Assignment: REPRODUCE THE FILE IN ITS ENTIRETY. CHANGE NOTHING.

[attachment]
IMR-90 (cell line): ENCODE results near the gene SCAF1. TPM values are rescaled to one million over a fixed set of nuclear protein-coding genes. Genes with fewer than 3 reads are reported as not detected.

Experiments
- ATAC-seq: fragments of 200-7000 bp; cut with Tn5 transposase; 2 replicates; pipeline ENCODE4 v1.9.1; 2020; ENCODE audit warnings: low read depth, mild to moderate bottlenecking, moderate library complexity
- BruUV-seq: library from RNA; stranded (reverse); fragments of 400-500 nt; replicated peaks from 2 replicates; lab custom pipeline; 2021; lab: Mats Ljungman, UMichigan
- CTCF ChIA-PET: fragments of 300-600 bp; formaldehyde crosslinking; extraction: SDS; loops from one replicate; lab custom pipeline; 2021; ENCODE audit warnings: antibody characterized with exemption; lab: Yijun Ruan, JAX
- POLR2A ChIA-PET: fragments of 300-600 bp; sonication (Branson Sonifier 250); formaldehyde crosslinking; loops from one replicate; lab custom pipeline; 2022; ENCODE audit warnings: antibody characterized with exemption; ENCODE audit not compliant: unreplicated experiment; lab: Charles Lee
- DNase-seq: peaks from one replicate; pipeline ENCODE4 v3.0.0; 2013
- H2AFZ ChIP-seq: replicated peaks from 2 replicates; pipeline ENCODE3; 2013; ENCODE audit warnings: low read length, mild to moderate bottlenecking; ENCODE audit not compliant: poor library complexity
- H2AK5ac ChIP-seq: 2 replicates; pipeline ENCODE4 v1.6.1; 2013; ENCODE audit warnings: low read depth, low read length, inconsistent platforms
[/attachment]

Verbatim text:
IMR-90 (cell line): ENCODE results near the gene SCAF1. TPM values are rescaled to one million over a fixed set of nuclear protein-coding genes. Genes with fewer than 3 reads are reported as not detected.

Experiments
- ATAC-seq: fragments of 200-7000 bp; cut with Tn5 transposase; 2 replicates; pipeline ENCODE4 v1.9.1; 2020; ENCODE audit warnings: low read depth, mild to moderate bottlenecking, moderate library complexity
- BruUV-seq: library from RNA; stranded (reverse); fragments of 400-500 nt; replicated peaks from 2 replicates; lab custom pipeline; 2021; lab: Mats Ljungman, UMichigan
- CTCF ChIA-PET: fragments of 300-600 bp; formaldehyde crosslinking; extraction: SDS; loops from one replicate; lab custom pipeline; 2021; ENCODE audit warnings: antibody characterized with exemption; lab: Yijun Ruan, JAX
- POLR2A ChIA-PET: fragments of 300-600 bp; sonication (Branson Sonifier 250); formaldehyde crosslinking; loops from one replicate; lab custom pipeline; 2022; ENCODE audit warnings: antibody characterized with exemption; ENCODE audit not compliant: unreplicated experiment; lab: Charles Lee
- DNase-seq: peaks from one replicate; pipeline ENCODE4 v3.0.0; 2013
- H2AFZ ChIP-seq: replicated peaks from 2 replicates; pipeline ENCODE3; 2013; ENCODE audit warnings: low read length, mild to moderate bottlenecking; ENCODE audit not compliant: poor library complexity
- H2AK5ac ChIP-seq: 2 replicates; pipeline ENCODE4 v1.6.1; 2013; ENCODE audit warnings: low read depth, low read length, inconsistent platforms